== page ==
Community growth people understand the mission. They have their minds set on big dreams. They want to help change the lives of the people in their community. They have their feet grounded in reality, yet are focused on where the community needs to go to succeed.
They also understand the boundaries, such as:
- community is not marketing
- community growth comes from a strong foundation
- relationships are key
- things like ads will likely not work
- community grows at the speed of trust
- listening and researching (aka Community Discovery) is crucial to understanding how to grow
- instead of growth hacks, they seek opportunities
A community growth role is more about having the ability to understand the community strategy as a whole and identify ways to grow a community. Part of it can be improving conversion rates. Or ensure community processes are tight-knit and growth-oriented. It could also be about addressing the content and the culture of the community.
However, more meaningful parts could be using community research to learn to deliver extra value. With great research come great opportunities. Community growth people learn to spot gaps to fill. They understand the industry inside out. They know what people need. And they jump on opportunities that help members or the community grow.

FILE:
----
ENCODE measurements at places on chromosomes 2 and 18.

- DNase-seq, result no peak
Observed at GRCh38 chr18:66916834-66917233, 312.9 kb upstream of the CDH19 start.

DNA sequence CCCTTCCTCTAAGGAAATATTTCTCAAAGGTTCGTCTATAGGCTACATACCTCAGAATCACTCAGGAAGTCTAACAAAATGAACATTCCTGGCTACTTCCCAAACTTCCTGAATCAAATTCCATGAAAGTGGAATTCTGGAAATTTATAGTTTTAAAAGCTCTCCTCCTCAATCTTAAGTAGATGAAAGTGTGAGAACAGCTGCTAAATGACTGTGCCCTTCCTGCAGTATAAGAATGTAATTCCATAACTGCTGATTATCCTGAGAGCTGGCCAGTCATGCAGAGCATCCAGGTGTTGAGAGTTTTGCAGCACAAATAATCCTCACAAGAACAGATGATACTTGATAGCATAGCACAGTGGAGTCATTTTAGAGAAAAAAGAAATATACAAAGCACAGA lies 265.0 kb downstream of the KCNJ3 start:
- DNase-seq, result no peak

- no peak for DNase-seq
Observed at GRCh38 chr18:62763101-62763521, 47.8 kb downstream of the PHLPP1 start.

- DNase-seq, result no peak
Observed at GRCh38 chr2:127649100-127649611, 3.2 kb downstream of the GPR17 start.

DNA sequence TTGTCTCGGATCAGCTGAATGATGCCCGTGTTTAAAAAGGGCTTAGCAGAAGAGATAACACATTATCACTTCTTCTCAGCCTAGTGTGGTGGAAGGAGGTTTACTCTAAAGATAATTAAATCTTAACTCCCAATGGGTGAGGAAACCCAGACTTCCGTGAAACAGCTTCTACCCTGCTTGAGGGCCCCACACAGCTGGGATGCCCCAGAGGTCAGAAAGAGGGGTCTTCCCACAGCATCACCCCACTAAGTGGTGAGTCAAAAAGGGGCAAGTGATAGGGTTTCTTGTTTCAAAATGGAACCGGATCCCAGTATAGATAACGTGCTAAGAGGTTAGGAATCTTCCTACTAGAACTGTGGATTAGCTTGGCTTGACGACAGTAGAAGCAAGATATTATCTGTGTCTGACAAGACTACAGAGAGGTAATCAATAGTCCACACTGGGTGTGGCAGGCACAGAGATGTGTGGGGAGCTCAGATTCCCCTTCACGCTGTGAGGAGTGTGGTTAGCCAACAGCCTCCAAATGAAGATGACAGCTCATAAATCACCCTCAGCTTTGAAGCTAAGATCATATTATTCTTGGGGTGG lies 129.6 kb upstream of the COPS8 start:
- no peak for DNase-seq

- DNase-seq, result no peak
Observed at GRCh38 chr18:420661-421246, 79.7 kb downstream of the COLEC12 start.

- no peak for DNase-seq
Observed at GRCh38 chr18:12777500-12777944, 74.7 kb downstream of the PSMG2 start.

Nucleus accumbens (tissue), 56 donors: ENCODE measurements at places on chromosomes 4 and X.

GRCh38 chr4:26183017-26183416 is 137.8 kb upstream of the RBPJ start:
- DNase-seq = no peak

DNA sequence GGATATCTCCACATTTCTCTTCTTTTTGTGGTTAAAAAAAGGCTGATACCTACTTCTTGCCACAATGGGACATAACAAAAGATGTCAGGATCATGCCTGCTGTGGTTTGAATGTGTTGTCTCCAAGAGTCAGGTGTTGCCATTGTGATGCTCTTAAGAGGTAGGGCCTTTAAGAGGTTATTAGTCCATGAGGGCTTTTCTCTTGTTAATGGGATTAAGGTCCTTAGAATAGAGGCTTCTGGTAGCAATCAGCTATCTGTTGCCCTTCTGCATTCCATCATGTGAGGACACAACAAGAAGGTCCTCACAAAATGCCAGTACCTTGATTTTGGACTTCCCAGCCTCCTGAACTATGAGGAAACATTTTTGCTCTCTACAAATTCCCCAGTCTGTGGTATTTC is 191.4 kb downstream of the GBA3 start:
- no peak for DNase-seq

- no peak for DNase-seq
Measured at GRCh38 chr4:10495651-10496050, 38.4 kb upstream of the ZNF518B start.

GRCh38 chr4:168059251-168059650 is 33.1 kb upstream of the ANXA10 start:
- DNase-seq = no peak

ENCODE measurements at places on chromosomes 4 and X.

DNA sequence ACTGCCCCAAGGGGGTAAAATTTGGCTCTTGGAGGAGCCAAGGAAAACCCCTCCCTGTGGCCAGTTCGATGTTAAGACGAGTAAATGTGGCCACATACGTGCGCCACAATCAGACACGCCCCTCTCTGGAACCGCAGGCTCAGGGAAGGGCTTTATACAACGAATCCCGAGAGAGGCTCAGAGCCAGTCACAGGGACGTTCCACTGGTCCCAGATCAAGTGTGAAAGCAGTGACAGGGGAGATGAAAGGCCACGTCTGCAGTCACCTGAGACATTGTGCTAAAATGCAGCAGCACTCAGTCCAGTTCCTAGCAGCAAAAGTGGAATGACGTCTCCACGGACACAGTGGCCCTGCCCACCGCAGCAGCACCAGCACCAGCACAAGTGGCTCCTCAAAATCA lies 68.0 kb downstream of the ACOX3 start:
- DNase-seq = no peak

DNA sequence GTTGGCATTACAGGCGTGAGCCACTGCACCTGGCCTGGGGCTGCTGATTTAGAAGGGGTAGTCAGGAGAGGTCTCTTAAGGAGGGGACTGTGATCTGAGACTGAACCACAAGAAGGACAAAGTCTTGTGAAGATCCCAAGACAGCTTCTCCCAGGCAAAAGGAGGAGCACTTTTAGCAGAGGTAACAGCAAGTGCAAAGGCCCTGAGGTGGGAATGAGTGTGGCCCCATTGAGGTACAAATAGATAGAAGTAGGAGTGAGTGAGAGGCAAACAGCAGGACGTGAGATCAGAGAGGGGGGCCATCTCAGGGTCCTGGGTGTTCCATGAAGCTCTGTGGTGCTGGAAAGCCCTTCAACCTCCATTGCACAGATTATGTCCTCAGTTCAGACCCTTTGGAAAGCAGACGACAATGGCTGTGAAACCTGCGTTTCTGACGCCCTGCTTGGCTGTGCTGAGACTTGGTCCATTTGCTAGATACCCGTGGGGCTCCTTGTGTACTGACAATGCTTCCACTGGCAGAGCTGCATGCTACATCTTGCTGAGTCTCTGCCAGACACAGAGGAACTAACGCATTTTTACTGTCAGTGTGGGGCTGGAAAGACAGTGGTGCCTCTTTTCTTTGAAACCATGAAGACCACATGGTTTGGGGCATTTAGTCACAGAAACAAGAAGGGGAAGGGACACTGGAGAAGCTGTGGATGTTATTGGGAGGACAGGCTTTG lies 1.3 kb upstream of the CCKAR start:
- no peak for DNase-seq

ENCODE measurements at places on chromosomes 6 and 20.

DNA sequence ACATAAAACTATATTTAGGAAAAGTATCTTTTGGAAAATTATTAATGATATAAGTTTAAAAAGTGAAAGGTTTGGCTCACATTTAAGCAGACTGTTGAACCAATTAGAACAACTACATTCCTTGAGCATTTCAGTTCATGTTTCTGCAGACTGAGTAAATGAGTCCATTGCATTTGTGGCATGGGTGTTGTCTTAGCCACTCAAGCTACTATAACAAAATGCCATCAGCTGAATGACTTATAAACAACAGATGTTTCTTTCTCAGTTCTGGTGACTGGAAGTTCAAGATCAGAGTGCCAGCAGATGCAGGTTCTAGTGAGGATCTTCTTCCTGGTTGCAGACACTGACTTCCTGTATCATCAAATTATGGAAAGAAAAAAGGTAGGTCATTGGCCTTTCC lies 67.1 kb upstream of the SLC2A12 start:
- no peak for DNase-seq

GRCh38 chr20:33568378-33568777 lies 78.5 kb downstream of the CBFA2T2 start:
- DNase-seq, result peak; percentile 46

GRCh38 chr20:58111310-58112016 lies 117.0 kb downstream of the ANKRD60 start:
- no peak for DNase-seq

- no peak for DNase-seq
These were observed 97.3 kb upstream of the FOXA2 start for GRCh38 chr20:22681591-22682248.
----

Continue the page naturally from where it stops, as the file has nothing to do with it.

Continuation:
Community growth builders know that growth in numbers is not all that matters. They know that context matters and vanity metrics can equally harm a community. As much as they might look for opportunities to grow, they may also look for ways to cut back on community debt, or the overwhelm of noise. Just like in the SEO world it is recommended to remove unnecessary pages to help websites gain traffic, the same principle can apply to community — less is often more.
Community growth is not about more. It’s about doing better and creating value. It’s about retaining over churn. About understanding where people are at in their community journey and (co)creating something to help pull people in and bring them together.
Community growth specialists get good at creating community journeys that work. They understand growth tends to come slowly. They understand the pieces that work within a community flywheel. They know that if one piece of community flywheels are removed then it could all come tumbling down.
Importantly, they know when is the right time to act.
Good growth people:
- know when a good idea from a member is worth backing
- are strategic rather than in the day to day trenches of the community
- know what makes the community tick
- create a bridge between stakeholders and the members
- experiment with ideas and conversations
- know that they need to invest in their members
- capture feedback and progress to show what is working
- love creating and improving upon community flywheels
- understand that many communities are distributed in their nature and develop strategies to pull them in
- can report on quantitative and qualitative community data
- invest in community opportunities
- optimise for many parts of the community journey
- support reducing community debt
Ultimately, community growth specialists understand what makes communities tick and have a strategic view of the future of community. The moment we stop focusing on growth is perhaps the moment our communities start to become irrelevant.
What do you think? Listen to Erin
and I try to think this through a bit.